It seems international news organizations never cease to spin the same tale about tiny Qatar and its super-sized influence on the world stage. For those who’ve yet to get around to it, writer and regular Doha News reader Vallath Kavitha Krishnan has put together this helpful (if not a little bit sarcastic) guide to writing about the wealthy Gulf state.
This is a paragraph about the size of Qatar. Always use the words “tiny” “emirate” and “Persian Gulf”. This is a good place to make reference to “pearl divers” and just get it over with. Although impolite, it is considered normal to make references to the Emir’s size.
Include the only historical fact which matters – the coup in 1995. Make sure the word “bloodless” is included in the description. This a good place to write a few words about migrant workers. Don’t bother talking to them to get their side of the story. They’re invisible anyway. Comparing them to worker-ants is sufficient. Make sure you speak about expats – but only Arab and Western ones. Only they do the paper work and keep the trains running on time.
This paragraph will speak of wealth and money of natives. Include information on per capita income, GDP, and oil and gas output. Make sure to include everything Qatar has achieved as an itemized shopping list. Start with American universities, Al Jazeera, Doha Debates, Tim Sebastian, Harrods, World Cup 2022, Barcelona FC and end with the immunity from Arab Spring.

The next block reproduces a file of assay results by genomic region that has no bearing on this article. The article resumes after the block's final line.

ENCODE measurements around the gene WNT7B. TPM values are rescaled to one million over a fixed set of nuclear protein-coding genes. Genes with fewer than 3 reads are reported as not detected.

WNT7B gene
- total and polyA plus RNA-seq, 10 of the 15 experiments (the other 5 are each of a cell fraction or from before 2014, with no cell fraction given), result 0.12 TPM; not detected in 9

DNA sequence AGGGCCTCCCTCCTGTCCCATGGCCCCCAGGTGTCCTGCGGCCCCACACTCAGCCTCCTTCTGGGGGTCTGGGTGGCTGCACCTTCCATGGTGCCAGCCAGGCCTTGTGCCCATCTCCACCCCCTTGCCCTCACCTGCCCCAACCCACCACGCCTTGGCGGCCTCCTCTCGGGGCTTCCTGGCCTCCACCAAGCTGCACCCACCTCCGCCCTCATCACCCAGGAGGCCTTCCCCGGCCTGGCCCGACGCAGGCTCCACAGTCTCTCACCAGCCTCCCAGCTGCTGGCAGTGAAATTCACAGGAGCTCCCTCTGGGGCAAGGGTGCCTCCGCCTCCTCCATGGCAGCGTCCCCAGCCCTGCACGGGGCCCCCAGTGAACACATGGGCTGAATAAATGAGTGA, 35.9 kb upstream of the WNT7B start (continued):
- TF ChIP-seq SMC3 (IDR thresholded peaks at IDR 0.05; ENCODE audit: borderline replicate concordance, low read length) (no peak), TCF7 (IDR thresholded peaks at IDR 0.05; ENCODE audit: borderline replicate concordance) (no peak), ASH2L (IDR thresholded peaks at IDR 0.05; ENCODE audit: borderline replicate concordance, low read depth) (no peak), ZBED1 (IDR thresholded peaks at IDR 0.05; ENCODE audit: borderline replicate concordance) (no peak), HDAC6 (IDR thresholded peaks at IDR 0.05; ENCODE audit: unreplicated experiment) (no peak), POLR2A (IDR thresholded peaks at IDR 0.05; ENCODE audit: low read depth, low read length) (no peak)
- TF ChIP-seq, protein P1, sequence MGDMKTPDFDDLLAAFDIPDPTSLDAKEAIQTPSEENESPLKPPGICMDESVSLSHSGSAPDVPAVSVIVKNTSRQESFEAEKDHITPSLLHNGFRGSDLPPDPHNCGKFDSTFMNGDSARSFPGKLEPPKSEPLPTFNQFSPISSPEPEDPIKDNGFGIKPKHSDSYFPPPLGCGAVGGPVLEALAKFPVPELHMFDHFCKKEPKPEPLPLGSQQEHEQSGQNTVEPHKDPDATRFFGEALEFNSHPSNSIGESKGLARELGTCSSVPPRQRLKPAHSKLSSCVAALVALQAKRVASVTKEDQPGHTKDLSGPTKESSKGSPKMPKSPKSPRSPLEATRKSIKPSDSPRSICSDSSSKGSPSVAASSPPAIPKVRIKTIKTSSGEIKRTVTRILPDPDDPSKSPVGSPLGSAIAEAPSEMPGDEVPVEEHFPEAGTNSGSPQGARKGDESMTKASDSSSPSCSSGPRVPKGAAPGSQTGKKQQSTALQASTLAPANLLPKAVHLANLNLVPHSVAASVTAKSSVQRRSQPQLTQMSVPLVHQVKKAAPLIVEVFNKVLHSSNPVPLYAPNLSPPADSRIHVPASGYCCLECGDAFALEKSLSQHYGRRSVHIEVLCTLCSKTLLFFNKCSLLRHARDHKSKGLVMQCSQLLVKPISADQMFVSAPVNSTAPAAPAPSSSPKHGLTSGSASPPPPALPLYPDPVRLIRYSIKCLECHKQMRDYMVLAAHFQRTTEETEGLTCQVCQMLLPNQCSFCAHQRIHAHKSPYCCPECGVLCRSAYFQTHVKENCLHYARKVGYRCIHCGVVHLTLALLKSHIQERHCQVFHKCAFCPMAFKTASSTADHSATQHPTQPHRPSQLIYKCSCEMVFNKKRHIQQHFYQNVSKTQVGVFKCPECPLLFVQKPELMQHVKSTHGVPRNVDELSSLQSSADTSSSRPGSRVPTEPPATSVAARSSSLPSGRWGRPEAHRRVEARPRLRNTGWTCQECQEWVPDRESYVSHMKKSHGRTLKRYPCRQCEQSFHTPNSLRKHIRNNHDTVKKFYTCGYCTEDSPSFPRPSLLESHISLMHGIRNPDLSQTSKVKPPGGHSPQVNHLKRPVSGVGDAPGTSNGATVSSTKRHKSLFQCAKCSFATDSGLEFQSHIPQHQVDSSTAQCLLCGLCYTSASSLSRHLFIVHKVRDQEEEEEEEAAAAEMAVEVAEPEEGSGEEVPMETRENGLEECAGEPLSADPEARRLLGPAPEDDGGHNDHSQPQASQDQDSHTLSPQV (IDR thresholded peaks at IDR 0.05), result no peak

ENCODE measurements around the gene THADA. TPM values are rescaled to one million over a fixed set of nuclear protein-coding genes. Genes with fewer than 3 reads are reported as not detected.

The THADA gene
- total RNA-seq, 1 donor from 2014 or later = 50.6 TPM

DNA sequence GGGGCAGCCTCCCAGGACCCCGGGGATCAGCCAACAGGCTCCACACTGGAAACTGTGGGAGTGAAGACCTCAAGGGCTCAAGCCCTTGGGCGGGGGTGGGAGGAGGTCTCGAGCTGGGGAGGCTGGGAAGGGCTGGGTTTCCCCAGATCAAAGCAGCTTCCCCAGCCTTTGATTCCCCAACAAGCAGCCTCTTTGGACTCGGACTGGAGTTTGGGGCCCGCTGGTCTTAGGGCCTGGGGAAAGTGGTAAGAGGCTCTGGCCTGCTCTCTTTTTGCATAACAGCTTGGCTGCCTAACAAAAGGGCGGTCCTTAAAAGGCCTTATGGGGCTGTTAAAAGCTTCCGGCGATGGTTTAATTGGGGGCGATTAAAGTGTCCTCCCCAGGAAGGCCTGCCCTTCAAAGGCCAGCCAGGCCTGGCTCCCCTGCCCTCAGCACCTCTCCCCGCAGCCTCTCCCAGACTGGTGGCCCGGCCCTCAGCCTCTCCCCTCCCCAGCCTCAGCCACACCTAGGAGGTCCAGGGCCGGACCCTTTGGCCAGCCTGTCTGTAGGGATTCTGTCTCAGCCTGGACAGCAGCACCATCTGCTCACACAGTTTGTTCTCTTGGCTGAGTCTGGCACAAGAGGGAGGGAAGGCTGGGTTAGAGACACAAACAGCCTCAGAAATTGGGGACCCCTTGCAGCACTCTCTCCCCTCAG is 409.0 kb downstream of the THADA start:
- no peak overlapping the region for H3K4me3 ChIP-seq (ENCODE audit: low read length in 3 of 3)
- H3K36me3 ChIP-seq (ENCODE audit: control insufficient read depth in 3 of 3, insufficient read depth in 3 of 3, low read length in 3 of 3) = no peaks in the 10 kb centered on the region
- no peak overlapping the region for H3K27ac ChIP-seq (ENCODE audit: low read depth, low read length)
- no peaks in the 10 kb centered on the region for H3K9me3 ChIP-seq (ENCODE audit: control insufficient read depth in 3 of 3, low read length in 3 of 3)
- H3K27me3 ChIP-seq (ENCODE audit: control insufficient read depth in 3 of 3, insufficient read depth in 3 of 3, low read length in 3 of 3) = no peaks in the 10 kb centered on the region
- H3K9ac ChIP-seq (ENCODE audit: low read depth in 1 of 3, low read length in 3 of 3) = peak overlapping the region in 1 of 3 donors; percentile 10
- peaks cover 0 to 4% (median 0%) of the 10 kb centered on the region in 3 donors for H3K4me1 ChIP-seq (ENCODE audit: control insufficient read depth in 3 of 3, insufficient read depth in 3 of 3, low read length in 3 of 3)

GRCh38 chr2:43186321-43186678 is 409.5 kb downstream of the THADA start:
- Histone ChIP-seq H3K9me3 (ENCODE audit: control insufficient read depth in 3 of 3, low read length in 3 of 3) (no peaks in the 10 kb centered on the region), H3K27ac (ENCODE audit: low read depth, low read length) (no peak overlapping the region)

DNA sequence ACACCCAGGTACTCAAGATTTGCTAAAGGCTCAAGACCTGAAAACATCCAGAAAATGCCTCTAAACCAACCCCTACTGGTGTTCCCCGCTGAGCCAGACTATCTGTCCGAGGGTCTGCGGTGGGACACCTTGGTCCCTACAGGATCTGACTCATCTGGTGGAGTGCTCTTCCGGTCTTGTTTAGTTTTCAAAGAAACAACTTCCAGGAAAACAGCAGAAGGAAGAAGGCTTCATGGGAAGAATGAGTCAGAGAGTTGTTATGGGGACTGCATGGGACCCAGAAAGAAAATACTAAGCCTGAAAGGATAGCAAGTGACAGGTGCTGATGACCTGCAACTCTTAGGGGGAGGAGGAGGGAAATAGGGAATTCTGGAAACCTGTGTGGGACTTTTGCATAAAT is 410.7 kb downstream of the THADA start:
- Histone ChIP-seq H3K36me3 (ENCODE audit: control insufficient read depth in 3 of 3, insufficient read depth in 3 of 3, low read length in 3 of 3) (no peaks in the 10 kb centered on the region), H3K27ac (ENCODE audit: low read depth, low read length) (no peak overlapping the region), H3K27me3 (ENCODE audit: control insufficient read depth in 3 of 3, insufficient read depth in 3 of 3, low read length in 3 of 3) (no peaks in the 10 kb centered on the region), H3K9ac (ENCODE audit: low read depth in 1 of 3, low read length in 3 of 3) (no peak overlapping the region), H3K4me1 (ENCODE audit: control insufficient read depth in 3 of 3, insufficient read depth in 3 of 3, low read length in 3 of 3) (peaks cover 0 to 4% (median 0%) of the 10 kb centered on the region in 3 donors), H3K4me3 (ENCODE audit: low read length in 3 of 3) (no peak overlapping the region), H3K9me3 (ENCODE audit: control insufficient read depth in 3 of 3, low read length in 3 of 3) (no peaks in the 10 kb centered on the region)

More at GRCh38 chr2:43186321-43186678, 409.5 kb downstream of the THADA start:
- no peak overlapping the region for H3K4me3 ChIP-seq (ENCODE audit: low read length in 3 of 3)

Taboo subjects: Qatar’s success amidst a region in turmoil, escaping the financial crisis in 2008, safety and security in the country, balance of modernity and conservative culture. This will distract from the central point of the article.
Conclude with doomsday prediction about how everything will end in light and flames. Attribute this to arrogance, karma, size, depleting natural gas, too much natural gas, whatever you fancy. Just make sure it sounds scary and that you don’t live in Qatar when it gets published.
*Note: This post is, quite evidently, sarcastic. The author says it is inspired by Binyavanga Wainaina’s essay “How to write about Africa.”
Credit: Photo by Omar Chatriwala
What do you think, did she miss anything?